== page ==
Low background noise typically translates to better performance in electronics, such as longer ranges and clearer signals or higher information-carrying capacity. However, noise too low to measure means that circuit designers cannot tune the system for optimal performance. The NIST research focuses on CMOS (complementary metal oxide semiconductor) transistors, which are inexpensive and widely used in integrated circuits for wireless devices. Noise levels for CMOS transistors have, until now, been too low to measure accurately in much of their signal frequency range (1 – 10 gigahertz), and as a result CMOS circuits may be poorly matched to wireless transmission systems, resulting in significant signal loss.
In a collaboration with IBM Semiconductor Research and Development Center (Essex Junction, Vt.) and RF Micro Devices (Scotts Valley, Calif.), NIST has developed and demonstrated the capability to reliably measure the noise in CMOS devices before they are cut from silicon wafers and packaged. This is believed to be the first method for on-wafer noise measurements directly linked to national standards for thermal noise power. The new measurement methods were described June 12* at the IEEE Radio Frequency Integrated Circuits Symposium in San Francisco.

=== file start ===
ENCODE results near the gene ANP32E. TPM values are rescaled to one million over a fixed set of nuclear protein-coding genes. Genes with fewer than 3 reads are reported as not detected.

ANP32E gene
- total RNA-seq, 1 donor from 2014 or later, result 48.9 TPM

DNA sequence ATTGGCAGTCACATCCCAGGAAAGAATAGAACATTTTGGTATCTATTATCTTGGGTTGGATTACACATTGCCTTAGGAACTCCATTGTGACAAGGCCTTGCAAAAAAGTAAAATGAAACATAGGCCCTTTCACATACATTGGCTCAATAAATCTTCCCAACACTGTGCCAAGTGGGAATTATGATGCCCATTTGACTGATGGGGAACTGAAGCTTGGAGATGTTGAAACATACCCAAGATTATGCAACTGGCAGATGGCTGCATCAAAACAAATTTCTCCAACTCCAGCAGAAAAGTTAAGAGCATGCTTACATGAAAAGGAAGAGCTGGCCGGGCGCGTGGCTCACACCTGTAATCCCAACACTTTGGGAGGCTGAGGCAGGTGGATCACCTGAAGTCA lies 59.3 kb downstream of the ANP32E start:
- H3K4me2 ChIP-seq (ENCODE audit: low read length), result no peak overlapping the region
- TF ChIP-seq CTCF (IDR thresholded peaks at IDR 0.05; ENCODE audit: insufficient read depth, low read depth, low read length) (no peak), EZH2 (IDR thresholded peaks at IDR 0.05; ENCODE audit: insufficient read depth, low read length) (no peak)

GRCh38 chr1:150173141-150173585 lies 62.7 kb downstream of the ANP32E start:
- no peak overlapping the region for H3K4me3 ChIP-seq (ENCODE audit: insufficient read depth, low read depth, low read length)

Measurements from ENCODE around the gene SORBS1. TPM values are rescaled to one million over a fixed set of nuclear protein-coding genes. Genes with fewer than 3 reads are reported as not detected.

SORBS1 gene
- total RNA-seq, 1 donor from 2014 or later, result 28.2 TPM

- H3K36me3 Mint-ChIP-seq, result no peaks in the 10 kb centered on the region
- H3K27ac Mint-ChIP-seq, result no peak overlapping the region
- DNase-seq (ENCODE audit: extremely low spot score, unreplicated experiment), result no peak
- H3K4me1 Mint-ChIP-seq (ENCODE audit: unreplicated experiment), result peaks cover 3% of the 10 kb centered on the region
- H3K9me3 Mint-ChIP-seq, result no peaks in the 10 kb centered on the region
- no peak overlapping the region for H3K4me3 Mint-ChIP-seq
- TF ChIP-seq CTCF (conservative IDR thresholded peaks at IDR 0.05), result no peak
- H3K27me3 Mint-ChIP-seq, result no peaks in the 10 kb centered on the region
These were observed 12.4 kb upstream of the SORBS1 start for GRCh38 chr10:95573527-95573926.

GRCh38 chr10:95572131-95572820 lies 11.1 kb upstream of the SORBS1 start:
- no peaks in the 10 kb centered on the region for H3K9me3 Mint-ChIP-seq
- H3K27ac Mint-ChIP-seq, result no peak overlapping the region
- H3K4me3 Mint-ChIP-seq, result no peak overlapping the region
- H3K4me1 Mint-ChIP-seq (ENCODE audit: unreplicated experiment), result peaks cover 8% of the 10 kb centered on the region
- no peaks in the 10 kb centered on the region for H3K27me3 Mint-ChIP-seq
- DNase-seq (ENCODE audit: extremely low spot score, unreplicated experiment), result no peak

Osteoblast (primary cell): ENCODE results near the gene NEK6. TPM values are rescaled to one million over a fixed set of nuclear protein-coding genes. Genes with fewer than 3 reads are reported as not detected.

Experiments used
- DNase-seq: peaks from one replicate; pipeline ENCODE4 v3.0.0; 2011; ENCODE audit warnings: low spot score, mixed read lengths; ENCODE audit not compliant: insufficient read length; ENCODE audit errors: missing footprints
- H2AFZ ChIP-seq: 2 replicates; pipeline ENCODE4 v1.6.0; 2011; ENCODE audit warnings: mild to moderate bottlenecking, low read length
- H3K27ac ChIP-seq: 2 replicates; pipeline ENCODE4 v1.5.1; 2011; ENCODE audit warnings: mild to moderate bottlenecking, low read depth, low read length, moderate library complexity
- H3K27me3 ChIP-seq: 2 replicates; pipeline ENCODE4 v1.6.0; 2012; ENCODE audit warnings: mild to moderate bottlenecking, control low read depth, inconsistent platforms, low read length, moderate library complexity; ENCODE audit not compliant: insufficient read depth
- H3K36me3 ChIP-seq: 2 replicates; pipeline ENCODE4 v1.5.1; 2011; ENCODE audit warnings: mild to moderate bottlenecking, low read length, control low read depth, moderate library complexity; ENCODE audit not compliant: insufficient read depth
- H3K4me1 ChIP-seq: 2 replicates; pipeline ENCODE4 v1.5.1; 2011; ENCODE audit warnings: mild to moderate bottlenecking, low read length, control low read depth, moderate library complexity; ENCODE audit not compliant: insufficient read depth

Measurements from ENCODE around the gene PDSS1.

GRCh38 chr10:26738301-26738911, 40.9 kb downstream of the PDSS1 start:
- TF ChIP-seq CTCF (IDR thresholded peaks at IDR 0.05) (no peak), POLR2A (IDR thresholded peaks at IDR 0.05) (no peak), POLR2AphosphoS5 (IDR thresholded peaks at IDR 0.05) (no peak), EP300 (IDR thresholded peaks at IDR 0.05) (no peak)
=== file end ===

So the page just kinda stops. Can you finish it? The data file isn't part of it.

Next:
The team also demonstrated the use of "reverse" noise measurements--focusing on noise emitted from the input of the transistor when incoming signals are reflected and scattered--as a tool for checking overall noise parameters. This method can improve precision, particularly of the optimal impedance properties needed in transistors to minimize noise, the team found. Reverse noise measurements also may help improve modeling of CMOS transistors.
Laura Ost | EurekAlert!
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The quantum world is fragile; error correction codes are needed to protect the information stored in a quantum object from the deteriorating effects of noise. Quantum physicists in Innsbruck have developed a protocol to pass quantum information between differently encoded building blocks of a future quantum computer, such as processors and memories. Scientists may use this protocol in the future to build a data bus for quantum computers. The researchers have published their work in the journal Nature Communications.
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